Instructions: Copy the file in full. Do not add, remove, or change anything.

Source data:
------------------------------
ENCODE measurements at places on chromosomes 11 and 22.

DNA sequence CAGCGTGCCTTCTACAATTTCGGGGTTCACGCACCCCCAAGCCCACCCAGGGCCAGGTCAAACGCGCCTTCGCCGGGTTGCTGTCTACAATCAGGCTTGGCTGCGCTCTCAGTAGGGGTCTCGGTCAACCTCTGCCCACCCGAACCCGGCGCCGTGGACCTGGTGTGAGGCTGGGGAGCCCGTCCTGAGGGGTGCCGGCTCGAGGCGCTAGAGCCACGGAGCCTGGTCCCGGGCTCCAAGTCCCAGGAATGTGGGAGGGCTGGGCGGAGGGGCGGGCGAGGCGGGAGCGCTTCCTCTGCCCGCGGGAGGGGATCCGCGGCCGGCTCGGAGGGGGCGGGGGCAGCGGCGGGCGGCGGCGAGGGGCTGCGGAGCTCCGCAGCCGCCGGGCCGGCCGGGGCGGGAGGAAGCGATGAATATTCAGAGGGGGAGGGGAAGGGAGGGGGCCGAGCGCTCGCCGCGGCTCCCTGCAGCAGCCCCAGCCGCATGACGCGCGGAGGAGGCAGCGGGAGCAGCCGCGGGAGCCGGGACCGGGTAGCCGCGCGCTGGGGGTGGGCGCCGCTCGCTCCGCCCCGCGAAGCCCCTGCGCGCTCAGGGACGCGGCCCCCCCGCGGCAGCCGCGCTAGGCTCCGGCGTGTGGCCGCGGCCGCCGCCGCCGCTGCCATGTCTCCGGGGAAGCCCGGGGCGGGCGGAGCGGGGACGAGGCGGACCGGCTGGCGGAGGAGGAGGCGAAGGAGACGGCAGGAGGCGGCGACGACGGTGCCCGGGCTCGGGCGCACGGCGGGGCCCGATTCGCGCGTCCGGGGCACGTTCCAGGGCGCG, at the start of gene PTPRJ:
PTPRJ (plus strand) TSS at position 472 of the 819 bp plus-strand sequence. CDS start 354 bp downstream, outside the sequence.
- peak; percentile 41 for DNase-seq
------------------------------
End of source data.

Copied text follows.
ENCODE measurements at places on chromosomes 11 and 22.

DNA sequence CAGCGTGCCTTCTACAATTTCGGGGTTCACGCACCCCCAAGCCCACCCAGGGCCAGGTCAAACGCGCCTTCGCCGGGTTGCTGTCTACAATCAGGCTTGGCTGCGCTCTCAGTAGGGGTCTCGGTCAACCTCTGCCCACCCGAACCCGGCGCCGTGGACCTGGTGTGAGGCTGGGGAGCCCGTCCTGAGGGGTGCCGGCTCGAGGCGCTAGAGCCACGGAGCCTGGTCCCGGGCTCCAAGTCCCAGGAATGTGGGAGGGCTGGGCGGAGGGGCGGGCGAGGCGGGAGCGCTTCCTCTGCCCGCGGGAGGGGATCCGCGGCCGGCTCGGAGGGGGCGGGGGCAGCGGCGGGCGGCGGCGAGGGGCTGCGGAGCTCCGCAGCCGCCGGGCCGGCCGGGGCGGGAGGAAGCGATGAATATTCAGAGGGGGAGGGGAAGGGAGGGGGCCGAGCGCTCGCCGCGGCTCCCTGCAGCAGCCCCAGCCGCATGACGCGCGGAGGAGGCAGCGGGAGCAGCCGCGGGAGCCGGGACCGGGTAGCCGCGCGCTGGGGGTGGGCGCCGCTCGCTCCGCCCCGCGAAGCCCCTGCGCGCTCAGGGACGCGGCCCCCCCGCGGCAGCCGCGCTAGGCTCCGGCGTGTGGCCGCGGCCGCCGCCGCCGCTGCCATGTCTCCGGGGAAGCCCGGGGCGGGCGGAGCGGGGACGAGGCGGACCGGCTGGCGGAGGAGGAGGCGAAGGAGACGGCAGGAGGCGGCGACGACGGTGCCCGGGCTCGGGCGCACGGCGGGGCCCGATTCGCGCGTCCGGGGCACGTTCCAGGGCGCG, at the start of gene PTPRJ:
PTPRJ (plus strand) TSS at position 472 of the 819 bp plus-strand sequence. CDS start 354 bp downstream, outside the sequence.
- peak; percentile 41 for DNase-seq